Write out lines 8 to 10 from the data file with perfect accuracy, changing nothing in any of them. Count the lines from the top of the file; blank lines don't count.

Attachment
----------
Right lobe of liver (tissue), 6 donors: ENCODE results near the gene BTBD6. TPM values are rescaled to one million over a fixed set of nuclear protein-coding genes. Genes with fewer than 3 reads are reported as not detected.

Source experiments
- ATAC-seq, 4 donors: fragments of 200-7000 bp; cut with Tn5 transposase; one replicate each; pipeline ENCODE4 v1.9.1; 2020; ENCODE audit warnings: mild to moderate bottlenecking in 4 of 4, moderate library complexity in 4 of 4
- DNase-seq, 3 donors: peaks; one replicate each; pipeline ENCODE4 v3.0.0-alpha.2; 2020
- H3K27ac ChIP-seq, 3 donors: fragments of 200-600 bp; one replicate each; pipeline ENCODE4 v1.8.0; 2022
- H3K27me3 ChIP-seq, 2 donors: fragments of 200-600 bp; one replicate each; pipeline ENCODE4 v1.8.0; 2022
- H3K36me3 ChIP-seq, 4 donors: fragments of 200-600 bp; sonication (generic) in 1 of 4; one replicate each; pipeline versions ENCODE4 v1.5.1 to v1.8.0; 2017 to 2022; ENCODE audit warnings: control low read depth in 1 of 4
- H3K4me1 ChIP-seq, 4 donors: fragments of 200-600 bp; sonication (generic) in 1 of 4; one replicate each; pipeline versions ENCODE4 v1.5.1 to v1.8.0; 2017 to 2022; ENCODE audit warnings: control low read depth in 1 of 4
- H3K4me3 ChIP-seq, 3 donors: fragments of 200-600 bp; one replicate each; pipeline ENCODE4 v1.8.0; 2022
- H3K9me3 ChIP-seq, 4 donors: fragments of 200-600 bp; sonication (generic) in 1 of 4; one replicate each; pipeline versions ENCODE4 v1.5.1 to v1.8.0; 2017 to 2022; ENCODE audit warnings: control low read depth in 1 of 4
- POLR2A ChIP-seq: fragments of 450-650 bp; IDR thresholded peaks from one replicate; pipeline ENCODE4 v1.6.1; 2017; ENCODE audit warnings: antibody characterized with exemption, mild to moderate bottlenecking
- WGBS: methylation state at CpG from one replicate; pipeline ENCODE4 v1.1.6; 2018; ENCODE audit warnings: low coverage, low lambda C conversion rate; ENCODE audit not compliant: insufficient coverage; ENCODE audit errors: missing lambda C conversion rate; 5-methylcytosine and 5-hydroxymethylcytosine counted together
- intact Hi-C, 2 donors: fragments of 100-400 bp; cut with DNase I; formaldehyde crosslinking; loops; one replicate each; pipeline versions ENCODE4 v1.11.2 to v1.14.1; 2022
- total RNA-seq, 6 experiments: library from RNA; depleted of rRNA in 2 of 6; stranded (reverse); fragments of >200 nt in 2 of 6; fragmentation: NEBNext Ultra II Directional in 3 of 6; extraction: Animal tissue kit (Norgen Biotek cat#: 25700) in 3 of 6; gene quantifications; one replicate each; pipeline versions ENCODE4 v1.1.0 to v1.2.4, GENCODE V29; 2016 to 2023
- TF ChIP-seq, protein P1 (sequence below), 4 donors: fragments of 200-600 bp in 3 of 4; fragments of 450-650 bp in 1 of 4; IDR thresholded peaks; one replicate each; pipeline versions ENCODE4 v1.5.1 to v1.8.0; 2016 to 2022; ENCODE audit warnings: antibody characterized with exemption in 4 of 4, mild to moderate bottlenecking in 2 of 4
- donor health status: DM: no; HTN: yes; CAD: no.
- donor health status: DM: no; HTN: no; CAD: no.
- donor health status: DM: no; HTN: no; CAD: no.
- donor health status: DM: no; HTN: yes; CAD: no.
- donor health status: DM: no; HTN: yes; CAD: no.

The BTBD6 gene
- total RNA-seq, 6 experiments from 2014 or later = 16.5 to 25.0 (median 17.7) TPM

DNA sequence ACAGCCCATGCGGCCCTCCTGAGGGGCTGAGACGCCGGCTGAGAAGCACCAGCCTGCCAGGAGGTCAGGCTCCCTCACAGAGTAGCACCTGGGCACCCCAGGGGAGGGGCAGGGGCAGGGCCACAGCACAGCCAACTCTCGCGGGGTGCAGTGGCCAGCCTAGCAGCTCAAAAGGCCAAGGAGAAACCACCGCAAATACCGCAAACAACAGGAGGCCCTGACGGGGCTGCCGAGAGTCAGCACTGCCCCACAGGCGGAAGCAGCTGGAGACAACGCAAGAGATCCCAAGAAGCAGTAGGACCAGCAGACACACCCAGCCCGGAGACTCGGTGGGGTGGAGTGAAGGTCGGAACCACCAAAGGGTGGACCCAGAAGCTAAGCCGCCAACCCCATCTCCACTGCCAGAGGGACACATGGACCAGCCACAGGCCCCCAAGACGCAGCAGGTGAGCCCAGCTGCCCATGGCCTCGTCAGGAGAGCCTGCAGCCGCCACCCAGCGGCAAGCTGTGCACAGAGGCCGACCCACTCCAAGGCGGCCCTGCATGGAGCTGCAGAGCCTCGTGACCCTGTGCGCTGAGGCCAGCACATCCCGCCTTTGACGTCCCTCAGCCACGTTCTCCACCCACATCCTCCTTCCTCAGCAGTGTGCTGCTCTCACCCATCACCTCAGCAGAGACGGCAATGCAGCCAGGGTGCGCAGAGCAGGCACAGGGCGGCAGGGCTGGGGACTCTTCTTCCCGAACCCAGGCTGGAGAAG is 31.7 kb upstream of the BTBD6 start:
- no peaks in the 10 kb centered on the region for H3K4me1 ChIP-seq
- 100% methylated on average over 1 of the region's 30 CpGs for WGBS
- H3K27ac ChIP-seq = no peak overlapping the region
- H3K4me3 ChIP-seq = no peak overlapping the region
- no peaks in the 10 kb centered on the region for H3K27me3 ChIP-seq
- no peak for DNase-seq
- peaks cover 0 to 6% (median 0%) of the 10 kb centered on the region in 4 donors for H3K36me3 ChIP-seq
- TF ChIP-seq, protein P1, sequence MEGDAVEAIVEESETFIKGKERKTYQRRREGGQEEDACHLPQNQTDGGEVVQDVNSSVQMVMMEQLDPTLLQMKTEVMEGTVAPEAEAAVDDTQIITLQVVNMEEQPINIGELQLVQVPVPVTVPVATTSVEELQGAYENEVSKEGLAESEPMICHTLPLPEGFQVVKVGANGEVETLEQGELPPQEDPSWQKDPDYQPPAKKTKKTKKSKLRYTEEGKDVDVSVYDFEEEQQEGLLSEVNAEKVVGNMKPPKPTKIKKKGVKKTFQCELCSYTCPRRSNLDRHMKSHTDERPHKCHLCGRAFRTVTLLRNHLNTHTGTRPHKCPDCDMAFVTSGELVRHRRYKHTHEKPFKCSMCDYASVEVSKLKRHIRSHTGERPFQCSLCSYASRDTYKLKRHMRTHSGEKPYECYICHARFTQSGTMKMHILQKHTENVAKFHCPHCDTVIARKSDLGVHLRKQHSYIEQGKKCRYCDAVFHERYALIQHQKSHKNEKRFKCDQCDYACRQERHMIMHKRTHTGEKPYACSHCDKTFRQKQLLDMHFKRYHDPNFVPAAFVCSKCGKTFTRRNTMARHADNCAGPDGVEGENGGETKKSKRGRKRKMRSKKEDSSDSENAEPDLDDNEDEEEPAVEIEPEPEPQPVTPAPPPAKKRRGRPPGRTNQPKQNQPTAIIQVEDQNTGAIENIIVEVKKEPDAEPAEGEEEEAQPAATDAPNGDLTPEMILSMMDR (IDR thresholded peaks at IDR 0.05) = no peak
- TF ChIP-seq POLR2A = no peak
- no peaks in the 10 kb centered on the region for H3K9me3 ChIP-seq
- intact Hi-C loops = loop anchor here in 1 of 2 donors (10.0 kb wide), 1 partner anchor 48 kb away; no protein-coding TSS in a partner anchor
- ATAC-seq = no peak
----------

- H3K4me1 ChIP-seq, 4 donors: fragments of 200-600 bp; sonication (generic) in 1 of 4; one replicate each; pipeline versions ENCODE4 v1.5.1 to v1.8.0; 2017 to 2022; ENCODE audit warnings: control low read depth in 1 of 4
- H3K4me3 ChIP-seq, 3 donors: fragments of 200-600 bp; one replicate each; pipeline ENCODE4 v1.8.0; 2022
- H3K9me3 ChIP-seq, 4 donors: fragments of 200-600 bp; sonication (generic) in 1 of 4; one replicate each; pipeline versions ENCODE4 v1.5.1 to v1.8.0; 2017 to 2022; ENCODE audit warnings: control low read depth in 1 of 4